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The Right To Own Guns vs The Right To Life: Assessing the lack of gun control in the USA

On June 12, 2016, a nightclub in Orlando, Florida  witnessed a mass shooting killing 50 people and injuring 53. This was the highest numbers of…

On June 12, 2016, a nightclub in Orlando, Florida  witnessed a mass shooting killing 50 people and injuring 53. This was the highest numbers of deaths and injuries in a single shooting in American history. This is not the first mass shooting America has faced. It is not even the first one in the past decade.  One of the most recent shooting prior to Orlando was in San Bernardino, California. in 2015; 14 people were killed.  The Sandy Hook elementary school shooting took place in 2012; 27 people were killed. In 2009, the Fort Hood, Texas shooting saw 13 people killed that November day. In 2007, one of the most memorable shootings occurred at Virginia Tech University, 32 people killed.

http://www.pbs.org/newshour/rundown/heres-what-we-know-about-americas-worst-mass-shootings/

gun-control-graphic2backup

These are only just a few of the many gun related disasters that have occurred on American soil. Since January, 133 mass shootings have already occurred. “76 days this year with mass shootings in the United States — and 88 days without. A total of 207 people have died in those incidents, including the known victims of the shooting this morning in Orlando.” So many lives have been lost needlessly due to the extremely easy access to guns and the proliferation of guns in the USA.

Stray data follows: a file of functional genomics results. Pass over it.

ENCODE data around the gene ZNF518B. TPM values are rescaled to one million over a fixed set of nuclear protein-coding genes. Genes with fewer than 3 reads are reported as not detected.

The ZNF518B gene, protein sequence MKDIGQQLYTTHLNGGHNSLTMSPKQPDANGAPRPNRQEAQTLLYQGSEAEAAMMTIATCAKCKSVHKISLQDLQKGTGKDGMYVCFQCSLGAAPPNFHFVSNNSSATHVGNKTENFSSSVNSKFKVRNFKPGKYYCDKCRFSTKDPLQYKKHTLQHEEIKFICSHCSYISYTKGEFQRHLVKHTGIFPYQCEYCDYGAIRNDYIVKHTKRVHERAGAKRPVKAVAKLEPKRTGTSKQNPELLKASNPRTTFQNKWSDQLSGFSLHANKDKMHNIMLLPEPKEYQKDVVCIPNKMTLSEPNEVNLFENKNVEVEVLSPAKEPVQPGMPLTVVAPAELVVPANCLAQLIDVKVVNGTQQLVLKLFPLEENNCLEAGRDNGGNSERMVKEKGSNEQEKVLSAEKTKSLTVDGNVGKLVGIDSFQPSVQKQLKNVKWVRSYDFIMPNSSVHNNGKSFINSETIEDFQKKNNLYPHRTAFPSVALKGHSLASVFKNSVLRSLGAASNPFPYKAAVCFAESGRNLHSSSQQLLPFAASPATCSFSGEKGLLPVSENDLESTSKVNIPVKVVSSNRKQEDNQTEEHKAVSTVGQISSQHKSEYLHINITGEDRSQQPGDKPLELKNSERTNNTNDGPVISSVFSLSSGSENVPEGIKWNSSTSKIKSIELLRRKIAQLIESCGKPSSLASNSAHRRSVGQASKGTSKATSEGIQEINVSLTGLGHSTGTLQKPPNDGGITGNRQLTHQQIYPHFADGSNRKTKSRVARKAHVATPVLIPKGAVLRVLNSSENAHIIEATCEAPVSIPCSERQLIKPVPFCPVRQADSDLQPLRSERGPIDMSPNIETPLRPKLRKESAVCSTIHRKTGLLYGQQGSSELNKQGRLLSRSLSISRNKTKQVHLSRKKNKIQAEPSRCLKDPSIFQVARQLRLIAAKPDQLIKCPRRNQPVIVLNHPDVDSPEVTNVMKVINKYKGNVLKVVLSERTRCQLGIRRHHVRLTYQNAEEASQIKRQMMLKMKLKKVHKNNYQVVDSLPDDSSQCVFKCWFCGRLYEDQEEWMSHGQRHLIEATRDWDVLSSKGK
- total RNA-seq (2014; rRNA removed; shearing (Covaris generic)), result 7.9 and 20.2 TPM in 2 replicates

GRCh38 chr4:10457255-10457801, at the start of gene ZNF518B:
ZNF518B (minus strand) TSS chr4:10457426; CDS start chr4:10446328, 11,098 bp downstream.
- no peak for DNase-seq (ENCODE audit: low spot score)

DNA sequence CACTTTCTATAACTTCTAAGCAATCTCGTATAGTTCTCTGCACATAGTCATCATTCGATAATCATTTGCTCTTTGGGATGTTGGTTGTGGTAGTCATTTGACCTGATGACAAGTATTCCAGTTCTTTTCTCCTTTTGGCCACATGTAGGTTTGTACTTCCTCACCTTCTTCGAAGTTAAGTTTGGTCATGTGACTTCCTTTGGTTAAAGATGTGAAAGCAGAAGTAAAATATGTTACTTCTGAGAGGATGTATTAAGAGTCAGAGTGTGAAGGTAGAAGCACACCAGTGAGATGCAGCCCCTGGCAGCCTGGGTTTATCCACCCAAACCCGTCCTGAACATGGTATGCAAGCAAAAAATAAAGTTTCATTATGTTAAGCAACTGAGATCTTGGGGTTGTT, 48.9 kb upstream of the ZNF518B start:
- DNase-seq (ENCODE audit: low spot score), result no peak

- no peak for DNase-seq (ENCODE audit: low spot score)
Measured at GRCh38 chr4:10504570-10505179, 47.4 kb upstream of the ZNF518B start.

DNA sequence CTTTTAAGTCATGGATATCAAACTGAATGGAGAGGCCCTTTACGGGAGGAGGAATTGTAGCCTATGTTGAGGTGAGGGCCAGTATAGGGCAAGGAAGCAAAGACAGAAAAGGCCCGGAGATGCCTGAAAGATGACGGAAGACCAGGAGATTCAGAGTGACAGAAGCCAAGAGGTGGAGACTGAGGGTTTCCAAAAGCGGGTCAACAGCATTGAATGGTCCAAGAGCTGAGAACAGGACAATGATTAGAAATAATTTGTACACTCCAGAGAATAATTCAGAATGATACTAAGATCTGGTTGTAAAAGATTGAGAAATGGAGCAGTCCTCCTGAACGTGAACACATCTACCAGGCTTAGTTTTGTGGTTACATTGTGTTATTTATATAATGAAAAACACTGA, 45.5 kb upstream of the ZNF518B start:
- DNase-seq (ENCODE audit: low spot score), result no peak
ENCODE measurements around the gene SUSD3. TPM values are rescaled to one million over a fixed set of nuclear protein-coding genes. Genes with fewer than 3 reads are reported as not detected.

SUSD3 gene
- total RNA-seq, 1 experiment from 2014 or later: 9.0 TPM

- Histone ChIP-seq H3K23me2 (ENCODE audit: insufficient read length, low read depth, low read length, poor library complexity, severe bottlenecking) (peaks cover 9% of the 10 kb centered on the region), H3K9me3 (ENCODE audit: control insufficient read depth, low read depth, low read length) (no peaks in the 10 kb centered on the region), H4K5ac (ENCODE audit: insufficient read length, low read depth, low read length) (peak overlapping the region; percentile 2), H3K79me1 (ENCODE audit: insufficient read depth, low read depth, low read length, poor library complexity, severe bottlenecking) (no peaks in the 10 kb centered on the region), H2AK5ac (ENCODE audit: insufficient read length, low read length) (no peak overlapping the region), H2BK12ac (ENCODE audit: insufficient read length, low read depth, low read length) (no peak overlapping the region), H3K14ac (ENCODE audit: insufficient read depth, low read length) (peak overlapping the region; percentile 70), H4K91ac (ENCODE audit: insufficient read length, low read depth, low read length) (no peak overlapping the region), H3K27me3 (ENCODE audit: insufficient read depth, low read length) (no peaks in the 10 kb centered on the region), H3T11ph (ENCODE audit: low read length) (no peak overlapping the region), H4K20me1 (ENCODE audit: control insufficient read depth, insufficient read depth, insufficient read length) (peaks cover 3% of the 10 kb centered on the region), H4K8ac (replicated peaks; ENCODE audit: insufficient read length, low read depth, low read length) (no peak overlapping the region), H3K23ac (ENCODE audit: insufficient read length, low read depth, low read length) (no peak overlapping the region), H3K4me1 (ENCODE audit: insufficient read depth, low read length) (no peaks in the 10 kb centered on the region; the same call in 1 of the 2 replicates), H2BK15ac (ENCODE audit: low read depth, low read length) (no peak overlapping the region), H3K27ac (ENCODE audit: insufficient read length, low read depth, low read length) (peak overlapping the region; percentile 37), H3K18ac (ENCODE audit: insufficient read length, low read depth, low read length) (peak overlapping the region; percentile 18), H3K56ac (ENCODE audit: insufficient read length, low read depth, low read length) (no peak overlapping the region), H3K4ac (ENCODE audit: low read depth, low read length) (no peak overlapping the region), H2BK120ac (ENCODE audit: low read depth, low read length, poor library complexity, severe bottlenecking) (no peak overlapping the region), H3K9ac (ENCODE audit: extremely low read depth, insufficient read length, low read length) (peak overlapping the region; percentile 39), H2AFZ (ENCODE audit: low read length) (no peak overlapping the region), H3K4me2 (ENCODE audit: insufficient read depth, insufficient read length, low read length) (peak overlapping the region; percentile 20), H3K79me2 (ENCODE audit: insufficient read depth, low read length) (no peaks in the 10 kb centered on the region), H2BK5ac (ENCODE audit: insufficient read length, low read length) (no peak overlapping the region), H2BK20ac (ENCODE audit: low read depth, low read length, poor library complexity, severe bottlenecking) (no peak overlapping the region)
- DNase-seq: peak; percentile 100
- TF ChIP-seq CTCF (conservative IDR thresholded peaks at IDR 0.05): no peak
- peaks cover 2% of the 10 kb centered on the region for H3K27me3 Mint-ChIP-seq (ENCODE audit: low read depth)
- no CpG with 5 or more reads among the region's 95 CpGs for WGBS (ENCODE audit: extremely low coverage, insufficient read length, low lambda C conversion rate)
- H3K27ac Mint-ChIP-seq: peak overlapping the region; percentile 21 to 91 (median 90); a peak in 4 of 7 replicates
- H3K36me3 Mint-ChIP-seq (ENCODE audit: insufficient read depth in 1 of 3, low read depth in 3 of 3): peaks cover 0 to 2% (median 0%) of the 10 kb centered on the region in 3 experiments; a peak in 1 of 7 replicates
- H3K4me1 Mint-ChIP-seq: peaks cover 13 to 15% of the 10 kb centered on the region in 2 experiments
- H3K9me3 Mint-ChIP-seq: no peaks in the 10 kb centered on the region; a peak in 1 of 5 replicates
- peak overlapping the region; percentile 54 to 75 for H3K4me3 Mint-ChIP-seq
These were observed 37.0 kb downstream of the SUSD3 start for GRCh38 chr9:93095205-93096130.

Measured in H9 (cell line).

http://www.vox.com/a/mass-shootings-calendar-june-2016

Whilst the perpetrators of each of the aforementioned activities have each had their own warped motives, the reason why they were able to take so many lives has boiled down to the absence of  gun control. Could these horrific incidents have been prevented if more laws were in practice? Does it really matter in the end if gun control is more regulated? Or what if guns were banned all together, would that have stopped someone from committing a mass murder?

One country that banned the ownership and use of firearms was England. The Dunblane school massacre was one of the deadliest mass murders in UK history, when gunman Thomas Hamilton killed sixteen children and one teacher at Dunblane Primary School near Stirling, Scotland on 13 March 1996, before killing himself.

Public debate about the killings centered on gun control laws, including public petitions calling for a ban on private ownership of handguns and an official enquiry, the Cullen Report. In response to this debate, two new Firearms Acts were passed, which effectively made private ownership of handguns illegal in Great Britain. After the ban on handgun use in 1997, the UK initially had its ups and downs with gun violence. But one thing is certain, over the last 16 years there has been a massive drop in homicide with use of firearms in the UK.

http://crimeresearch.org/wp-content/uploads/2013/12/UK-Firearm-Homicide-Rate.png